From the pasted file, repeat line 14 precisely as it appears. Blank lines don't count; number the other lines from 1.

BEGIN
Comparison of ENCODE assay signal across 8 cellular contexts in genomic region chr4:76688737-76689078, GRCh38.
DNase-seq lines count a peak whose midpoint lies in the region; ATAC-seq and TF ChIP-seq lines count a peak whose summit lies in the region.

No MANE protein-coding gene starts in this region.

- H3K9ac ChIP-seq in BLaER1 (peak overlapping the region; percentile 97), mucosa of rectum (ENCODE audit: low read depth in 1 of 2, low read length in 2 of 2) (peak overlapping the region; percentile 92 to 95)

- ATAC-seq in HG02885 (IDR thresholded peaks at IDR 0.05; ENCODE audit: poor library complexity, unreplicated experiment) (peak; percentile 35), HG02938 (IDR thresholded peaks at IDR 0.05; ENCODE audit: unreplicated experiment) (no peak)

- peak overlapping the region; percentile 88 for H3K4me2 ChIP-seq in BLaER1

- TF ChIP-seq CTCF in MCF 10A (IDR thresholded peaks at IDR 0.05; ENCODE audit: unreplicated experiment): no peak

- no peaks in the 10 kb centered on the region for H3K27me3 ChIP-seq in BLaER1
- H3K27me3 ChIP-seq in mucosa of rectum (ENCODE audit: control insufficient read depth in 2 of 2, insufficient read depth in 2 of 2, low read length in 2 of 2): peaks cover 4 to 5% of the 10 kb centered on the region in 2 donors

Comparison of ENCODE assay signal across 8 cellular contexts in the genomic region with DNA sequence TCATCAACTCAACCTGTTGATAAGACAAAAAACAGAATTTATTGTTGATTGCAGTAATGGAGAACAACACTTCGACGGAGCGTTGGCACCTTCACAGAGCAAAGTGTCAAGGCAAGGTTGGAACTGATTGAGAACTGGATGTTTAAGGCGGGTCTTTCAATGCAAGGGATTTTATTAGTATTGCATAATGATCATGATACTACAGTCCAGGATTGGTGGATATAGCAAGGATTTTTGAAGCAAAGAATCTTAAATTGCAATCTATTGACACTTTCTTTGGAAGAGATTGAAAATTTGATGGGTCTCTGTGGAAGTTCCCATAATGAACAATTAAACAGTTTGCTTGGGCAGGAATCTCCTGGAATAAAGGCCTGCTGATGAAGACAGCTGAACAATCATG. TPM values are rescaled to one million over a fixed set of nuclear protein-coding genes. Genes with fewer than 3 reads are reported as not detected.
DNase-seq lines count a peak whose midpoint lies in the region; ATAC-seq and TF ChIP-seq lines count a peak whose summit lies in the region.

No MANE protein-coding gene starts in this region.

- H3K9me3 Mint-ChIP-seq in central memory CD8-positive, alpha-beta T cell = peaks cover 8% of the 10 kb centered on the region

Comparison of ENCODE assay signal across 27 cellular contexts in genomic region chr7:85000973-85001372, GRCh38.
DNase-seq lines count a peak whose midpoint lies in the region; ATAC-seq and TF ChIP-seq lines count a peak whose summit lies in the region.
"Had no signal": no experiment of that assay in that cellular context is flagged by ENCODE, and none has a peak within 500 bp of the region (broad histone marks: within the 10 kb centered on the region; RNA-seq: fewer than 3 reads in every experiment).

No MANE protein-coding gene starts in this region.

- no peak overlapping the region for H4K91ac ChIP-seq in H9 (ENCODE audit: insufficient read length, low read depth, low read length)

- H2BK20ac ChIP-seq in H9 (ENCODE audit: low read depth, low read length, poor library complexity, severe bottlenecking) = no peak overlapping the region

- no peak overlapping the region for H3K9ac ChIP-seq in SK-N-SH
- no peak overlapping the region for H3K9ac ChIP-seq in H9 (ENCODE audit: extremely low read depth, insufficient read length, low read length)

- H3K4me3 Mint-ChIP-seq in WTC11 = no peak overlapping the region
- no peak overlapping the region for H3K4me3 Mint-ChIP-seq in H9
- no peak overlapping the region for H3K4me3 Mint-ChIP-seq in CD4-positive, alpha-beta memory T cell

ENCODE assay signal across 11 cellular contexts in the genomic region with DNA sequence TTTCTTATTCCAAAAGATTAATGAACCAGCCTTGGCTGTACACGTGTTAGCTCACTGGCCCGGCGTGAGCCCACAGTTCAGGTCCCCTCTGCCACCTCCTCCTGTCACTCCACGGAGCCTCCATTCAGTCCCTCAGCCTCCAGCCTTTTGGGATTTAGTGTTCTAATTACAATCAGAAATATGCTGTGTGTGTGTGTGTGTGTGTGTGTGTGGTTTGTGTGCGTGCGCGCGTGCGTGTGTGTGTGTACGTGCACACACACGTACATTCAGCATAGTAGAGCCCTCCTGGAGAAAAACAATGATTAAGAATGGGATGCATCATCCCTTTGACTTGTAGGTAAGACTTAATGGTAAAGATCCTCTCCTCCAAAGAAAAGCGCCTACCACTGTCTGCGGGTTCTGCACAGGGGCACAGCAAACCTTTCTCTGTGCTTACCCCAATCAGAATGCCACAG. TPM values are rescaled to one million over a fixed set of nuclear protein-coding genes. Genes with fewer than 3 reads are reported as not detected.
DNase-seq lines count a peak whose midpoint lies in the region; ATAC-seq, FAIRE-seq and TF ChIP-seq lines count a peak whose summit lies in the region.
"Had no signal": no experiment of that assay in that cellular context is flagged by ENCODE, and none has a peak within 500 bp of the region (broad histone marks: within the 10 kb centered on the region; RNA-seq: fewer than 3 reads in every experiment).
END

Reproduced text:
Comparison of ENCODE assay signal across 27 cellular contexts in genomic region chr7:85000973-85001372, GRCh38.